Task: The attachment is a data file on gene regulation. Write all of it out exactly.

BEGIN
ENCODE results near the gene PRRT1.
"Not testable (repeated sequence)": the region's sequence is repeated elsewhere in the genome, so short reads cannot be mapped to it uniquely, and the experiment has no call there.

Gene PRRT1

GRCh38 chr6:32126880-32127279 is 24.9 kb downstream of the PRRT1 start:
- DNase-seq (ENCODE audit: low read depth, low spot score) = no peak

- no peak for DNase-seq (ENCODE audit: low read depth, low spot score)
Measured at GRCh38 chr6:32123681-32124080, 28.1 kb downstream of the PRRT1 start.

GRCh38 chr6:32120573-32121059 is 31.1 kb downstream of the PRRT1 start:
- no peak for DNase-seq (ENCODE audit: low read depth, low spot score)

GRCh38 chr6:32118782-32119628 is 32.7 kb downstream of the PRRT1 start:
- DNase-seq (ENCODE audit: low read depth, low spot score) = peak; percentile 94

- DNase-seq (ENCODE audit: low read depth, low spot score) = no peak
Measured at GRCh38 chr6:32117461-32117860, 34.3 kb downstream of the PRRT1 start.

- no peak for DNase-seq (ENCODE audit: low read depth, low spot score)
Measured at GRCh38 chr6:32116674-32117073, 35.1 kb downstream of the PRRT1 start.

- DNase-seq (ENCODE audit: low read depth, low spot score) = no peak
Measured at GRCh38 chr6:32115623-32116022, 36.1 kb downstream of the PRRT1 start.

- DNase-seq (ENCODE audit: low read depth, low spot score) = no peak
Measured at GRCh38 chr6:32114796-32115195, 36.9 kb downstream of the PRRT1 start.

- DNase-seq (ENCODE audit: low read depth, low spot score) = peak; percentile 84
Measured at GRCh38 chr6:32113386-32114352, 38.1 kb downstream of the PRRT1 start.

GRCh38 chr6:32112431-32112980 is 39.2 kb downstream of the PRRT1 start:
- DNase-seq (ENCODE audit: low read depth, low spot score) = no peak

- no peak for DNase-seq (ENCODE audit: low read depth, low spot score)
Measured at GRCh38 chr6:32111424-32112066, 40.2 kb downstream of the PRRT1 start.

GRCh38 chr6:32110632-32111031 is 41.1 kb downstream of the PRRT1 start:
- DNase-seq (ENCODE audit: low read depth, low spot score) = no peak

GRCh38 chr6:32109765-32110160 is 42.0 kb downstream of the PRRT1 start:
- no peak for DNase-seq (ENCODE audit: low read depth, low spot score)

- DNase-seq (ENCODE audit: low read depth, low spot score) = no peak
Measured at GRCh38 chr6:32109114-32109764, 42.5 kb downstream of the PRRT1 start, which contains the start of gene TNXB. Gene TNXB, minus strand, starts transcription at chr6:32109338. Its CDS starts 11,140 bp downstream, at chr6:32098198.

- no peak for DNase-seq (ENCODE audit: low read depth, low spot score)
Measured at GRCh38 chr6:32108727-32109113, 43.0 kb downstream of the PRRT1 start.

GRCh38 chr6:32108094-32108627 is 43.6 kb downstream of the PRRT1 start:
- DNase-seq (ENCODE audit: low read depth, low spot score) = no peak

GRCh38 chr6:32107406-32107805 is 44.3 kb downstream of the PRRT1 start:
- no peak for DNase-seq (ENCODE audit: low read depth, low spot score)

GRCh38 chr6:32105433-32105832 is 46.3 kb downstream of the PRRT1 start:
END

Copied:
ENCODE results near the gene PRRT1.
"Not testable (repeated sequence)": the region's sequence is repeated elsewhere in the genome, so short reads cannot be mapped to it uniquely, and the experiment has no call there.

Gene PRRT1

GRCh38 chr6:32126880-32127279 is 24.9 kb downstream of the PRRT1 start:
- DNase-seq (ENCODE audit: low read depth, low spot score) = no peak

- no peak for DNase-seq (ENCODE audit: low read depth, low spot score)
Measured at GRCh38 chr6:32123681-32124080, 28.1 kb downstream of the PRRT1 start.

GRCh38 chr6:32120573-32121059 is 31.1 kb downstream of the PRRT1 start:
- no peak for DNase-seq (ENCODE audit: low read depth, low spot score)

GRCh38 chr6:32118782-32119628 is 32.7 kb downstream of the PRRT1 start:
- DNase-seq (ENCODE audit: low read depth, low spot score) = peak; percentile 94

- DNase-seq (ENCODE audit: low read depth, low spot score) = no peak
Measured at GRCh38 chr6:32117461-32117860, 34.3 kb downstream of the PRRT1 start.

- no peak for DNase-seq (ENCODE audit: low read depth, low spot score)
Measured at GRCh38 chr6:32116674-32117073, 35.1 kb downstream of the PRRT1 start.

- DNase-seq (ENCODE audit: low read depth, low spot score) = no peak
Measured at GRCh38 chr6:32115623-32116022, 36.1 kb downstream of the PRRT1 start.

- DNase-seq (ENCODE audit: low read depth, low spot score) = no peak
Measured at GRCh38 chr6:32114796-32115195, 36.9 kb downstream of the PRRT1 start.

- DNase-seq (ENCODE audit: low read depth, low spot score) = peak; percentile 84
Measured at GRCh38 chr6:32113386-32114352, 38.1 kb downstream of the PRRT1 start.

GRCh38 chr6:32112431-32112980 is 39.2 kb downstream of the PRRT1 start:
- DNase-seq (ENCODE audit: low read depth, low spot score) = no peak

- no peak for DNase-seq (ENCODE audit: low read depth, low spot score)
Measured at GRCh38 chr6:32111424-32112066, 40.2 kb downstream of the PRRT1 start.

GRCh38 chr6:32110632-32111031 is 41.1 kb downstream of the PRRT1 start:
- DNase-seq (ENCODE audit: low read depth, low spot score) = no peak

GRCh38 chr6:32109765-32110160 is 42.0 kb downstream of the PRRT1 start:
- no peak for DNase-seq (ENCODE audit: low read depth, low spot score)

- DNase-seq (ENCODE audit: low read depth, low spot score) = no peak
Measured at GRCh38 chr6:32109114-32109764, 42.5 kb downstream of the PRRT1 start, which contains the start of gene TNXB. Gene TNXB, minus strand, starts transcription at chr6:32109338. Its CDS starts 11,140 bp downstream, at chr6:32098198.

- no peak for DNase-seq (ENCODE audit: low read depth, low spot score)
Measured at GRCh38 chr6:32108727-32109113, 43.0 kb downstream of the PRRT1 start.

GRCh38 chr6:32108094-32108627 is 43.6 kb downstream of the PRRT1 start:
- DNase-seq (ENCODE audit: low read depth, low spot score) = no peak

GRCh38 chr6:32107406-32107805 is 44.3 kb downstream of the PRRT1 start:
- no peak for DNase-seq (ENCODE audit: low read depth, low spot score)

GRCh38 chr6:32105433-32105832 is 46.3 kb downstream of the PRRT1 start: